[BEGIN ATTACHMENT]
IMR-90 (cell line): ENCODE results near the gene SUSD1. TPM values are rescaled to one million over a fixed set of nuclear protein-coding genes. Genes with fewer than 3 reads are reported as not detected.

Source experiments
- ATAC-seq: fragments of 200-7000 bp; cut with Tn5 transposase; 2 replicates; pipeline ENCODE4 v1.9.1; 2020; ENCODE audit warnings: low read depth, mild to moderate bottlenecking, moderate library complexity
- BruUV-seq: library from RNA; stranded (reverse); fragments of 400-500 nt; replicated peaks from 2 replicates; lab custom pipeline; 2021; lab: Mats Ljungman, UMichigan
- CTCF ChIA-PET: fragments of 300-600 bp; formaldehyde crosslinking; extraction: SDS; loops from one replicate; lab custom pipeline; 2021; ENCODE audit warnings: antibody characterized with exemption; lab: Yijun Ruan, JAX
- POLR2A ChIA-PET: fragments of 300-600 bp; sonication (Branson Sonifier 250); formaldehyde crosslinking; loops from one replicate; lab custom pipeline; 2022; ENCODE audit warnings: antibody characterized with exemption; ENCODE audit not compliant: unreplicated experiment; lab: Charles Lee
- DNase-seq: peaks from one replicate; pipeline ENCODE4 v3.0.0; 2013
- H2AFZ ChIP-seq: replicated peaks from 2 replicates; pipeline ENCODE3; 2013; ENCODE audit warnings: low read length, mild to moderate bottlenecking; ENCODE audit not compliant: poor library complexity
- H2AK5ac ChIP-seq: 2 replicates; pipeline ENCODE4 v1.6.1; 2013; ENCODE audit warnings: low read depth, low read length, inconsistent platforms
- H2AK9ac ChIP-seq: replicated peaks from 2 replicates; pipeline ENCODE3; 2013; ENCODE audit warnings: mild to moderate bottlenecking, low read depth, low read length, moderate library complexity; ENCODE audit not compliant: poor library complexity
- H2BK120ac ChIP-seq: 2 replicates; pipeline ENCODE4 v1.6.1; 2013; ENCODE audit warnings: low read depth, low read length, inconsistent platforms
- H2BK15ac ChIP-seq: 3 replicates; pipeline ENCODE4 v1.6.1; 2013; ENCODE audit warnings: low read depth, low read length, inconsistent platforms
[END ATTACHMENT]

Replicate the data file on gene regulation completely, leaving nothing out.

IMR-90 (cell line): ENCODE results near the gene SUSD1. TPM values are rescaled to one million over a fixed set of nuclear protein-coding genes. Genes with fewer than 3 reads are reported as not detected.

Source experiments
- ATAC-seq: fragments of 200-7000 bp; cut with Tn5 transposase; 2 replicates; pipeline ENCODE4 v1.9.1; 2020; ENCODE audit warnings: low read depth, mild to moderate bottlenecking, moderate library complexity
- BruUV-seq: library from RNA; stranded (reverse); fragments of 400-500 nt; replicated peaks from 2 replicates; lab custom pipeline; 2021; lab: Mats Ljungman, UMichigan
- CTCF ChIA-PET: fragments of 300-600 bp; formaldehyde crosslinking; extraction: SDS; loops from one replicate; lab custom pipeline; 2021; ENCODE audit warnings: antibody characterized with exemption; lab: Yijun Ruan, JAX
- POLR2A ChIA-PET: fragments of 300-600 bp; sonication (Branson Sonifier 250); formaldehyde crosslinking; loops from one replicate; lab custom pipeline; 2022; ENCODE audit warnings: antibody characterized with exemption; ENCODE audit not compliant: unreplicated experiment; lab: Charles Lee
- DNase-seq: peaks from one replicate; pipeline ENCODE4 v3.0.0; 2013
- H2AFZ ChIP-seq: replicated peaks from 2 replicates; pipeline ENCODE3; 2013; ENCODE audit warnings: low read length, mild to moderate bottlenecking; ENCODE audit not compliant: poor library complexity
- H2AK5ac ChIP-seq: 2 replicates; pipeline ENCODE4 v1.6.1; 2013; ENCODE audit warnings: low read depth, low read length, inconsistent platforms
- H2AK9ac ChIP-seq: replicated peaks from 2 replicates; pipeline ENCODE3; 2013; ENCODE audit warnings: mild to moderate bottlenecking, low read depth, low read length, moderate library complexity; ENCODE audit not compliant: poor library complexity
- H2BK120ac ChIP-seq: 2 replicates; pipeline ENCODE4 v1.6.1; 2013; ENCODE audit warnings: low read depth, low read length, inconsistent platforms
- H2BK15ac ChIP-seq: 3 replicates; pipeline ENCODE4 v1.6.1; 2013; ENCODE audit warnings: low read depth, low read length, inconsistent platforms